(3) Where an action commenced within the time limited by subsection (1) is so terminated as to leave available a remedy by another action for the same breach such other action may be commenced after the expiration of the time limited and within 6 months after the termination of the first action unless the termination resulted from voluntary discontinuance or from dismissal for failure or neglect to prosecute.
(4) This section does not alter the law on tolling of the statute of limitations nor does it apply to causes of action which have accrued before this act becomes effective.
See U.C.C. § 2-725(2). That section also provides that a cause of action accrued at the Discovery of a breach in cases where "a warranty explicitly extends to future performance." As an alternative argument, plaintiffs argue that this is such a case. Although we do not reach this argument, we have recently noted that judicial construction of this "explicitly" extending to future performance clause has been very narrow. See Standard Alliance Industries Inc. v. The Black Clawson Co., 587 F.2d 813, 818-21 (6th Cir. 1978), Cert. denied, --- U.S. ----, 99 S. Ct. 2032, 60 L. Ed. 2d 396 (1979)
M.C.L.A. § 600.5833, M.S.A. § 27 A. 5833 provides:
In actions for damages based on breach of a warranty of quality or fitness the claim accrues at the time the breach of the warranty is discovered or reasonably should be discovered. P.A.1961, No. 236, § 5833, Eff. Jan. 1, 1963.
For an example of a valiant attempt to divine Michigan law in this area See Reid v. Volkswagen of America, Inc., 512 F.2d 1294 (6th Cir. 1975)
In Parish v. B. F. Goodrich Co., 395 Mich. 271, 278-79, 235 N.W.2d 570, 573 (1975), the court stated:
The provisions of UCC § 2-725 (a warranty is breached upon tender of delivery), while entirely satisfactory in a commercial setting, are inconsistent with principles developed by the courts in consumer actions against manufacturers for personal injury. While most business losses attributable to a defective product will surface during the 4-year period prescribed by § 2-725, consumers often suffer personal injury after a longer period of time has elapsed. Adopting time of delivery, without regard to time of discovery, as the point of departure for statute of limitations purposes frequently will produce unsatisfactory results in personal injury cases.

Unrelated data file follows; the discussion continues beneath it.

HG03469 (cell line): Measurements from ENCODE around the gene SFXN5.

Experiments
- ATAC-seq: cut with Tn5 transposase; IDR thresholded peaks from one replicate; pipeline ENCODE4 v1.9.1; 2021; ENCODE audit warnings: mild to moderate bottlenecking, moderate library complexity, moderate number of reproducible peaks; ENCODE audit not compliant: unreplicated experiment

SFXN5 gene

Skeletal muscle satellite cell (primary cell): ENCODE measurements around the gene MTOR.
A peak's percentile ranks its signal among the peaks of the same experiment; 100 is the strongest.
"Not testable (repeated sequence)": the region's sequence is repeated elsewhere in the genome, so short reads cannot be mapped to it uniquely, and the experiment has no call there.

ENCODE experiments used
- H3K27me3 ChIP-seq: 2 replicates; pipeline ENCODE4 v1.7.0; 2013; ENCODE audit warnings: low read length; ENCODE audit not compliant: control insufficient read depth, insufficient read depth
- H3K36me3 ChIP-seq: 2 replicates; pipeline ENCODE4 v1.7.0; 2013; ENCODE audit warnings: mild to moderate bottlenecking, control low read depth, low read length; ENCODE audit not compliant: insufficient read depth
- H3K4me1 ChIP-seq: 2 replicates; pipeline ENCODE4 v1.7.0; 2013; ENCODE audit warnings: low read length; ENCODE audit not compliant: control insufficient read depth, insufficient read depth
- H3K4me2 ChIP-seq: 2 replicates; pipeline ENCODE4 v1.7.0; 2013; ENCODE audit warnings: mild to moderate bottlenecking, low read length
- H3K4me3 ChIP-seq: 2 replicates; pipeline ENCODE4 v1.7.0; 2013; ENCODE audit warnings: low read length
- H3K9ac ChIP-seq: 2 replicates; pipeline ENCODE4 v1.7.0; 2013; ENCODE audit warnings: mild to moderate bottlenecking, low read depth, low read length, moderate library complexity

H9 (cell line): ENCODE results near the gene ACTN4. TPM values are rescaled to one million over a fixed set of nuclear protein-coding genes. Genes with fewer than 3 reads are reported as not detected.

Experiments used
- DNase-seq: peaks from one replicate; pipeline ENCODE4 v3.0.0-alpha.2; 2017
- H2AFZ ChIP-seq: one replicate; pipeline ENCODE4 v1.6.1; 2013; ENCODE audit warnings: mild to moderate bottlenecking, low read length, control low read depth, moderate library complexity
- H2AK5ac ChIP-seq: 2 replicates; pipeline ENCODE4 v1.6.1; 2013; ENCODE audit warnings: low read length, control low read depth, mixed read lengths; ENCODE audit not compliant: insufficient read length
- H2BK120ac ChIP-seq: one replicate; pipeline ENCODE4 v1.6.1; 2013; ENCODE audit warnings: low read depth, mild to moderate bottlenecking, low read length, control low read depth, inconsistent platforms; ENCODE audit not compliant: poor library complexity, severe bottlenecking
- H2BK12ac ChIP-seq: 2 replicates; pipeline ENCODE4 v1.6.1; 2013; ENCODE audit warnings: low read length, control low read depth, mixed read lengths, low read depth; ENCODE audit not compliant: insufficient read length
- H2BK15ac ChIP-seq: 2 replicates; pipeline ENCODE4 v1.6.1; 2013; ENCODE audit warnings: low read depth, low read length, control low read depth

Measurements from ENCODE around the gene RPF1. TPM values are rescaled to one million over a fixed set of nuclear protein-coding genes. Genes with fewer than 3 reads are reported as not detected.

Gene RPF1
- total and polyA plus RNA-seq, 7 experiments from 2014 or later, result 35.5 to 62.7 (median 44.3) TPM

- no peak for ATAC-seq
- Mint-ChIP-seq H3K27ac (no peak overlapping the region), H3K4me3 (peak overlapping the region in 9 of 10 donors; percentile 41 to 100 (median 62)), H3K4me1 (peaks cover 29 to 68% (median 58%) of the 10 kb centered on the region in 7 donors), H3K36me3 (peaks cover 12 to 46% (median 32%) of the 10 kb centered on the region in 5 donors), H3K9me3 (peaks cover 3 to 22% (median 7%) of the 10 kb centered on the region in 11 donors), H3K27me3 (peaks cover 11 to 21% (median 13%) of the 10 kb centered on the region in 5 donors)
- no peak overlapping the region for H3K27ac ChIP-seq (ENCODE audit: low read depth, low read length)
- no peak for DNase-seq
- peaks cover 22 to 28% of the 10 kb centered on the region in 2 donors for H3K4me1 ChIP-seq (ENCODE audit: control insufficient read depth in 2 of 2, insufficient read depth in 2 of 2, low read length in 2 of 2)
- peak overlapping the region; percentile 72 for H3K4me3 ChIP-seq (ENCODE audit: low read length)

Section 2-725 concerns, if not only, primarily claims based on an Agreement of the parties to the litigation including actions based on warranties implied from or in respect of their agreement.
On the other hand, a Michigan Court of Appeals has held that M.C.L.A. § 600.5833, reprinted Supra at n. 3, operated to toll the Indiana U.C.C. § 2-725's limitations period until the date of discovery of the breach. See Waldron v. Armstrong Rubber Co., 64 Mich.App. 626, 236 N.W.2d 722 (1975). Although the above-quoted passage from Parish is difficult to reconcile with Waldron, the Michigan Supreme Court denied leave to appeal in the latter case, 399 Mich. 895 (1975). See also Morton v. Texas Welding & Mfg. Co., 408 F. Supp. 7 (S.D. Tex. 1976) (applying analogous provisions of Texas law).
Ohio law is to the same effect. See Westinghouse Electric Corp. v. Dolly Madison L & F Corp., 42 Ohio St.2d 122, 326 N.E.2d 651, 656 (1975); Krupar v. Proctor & Gamble Co., 160 Ohio St. 489, 117 N.E.2d 7, 10 (1954); Gedra v. Dallmer Co., 153 Ohio St. 258, 91 N.E.2d 256, 260-61 (1952)
Although it is unclear, the district court apparently took the position that Michigan law would control the statute of limitations questions and Ohio law would control the remaining substantive issues. Neither side has raised any conflicts of law questions on appeal. In any event, there appears to be no conflict between Ohio and Michigan law on any of the issues presented.
Ohio law is the same. In Re Stuckey, 80 Ohio App. 421, 73 N.E.2d 208 (1947); Schindler v. Schindler, 50 Ohio App. 517, 198 N.E. 879 (1935)
Ohio law is the same. See Summers v. Connolly, 159 Ohio St. 396, 112 N.E.2d 391, 392 (1953)
The defendant did request that the jury be instructed that it could only find liability if the "whirling disease" resulted from the final delivery of fish in October and no other delivery. This requested instruction was properly denied. At no point did defendant indicate a desire to show that the "whirling disease" resulted from the earlier three deliveries and not the final delivery
Under these circumstances, it was not error for the district court to let the jury consider all of the deliveries of fish, even if the cause of action accrued at the time of delivery. Similarly, the district court's instruction to the jury that the cause of action accrued at the time the defect was discovered, if error, was harmless.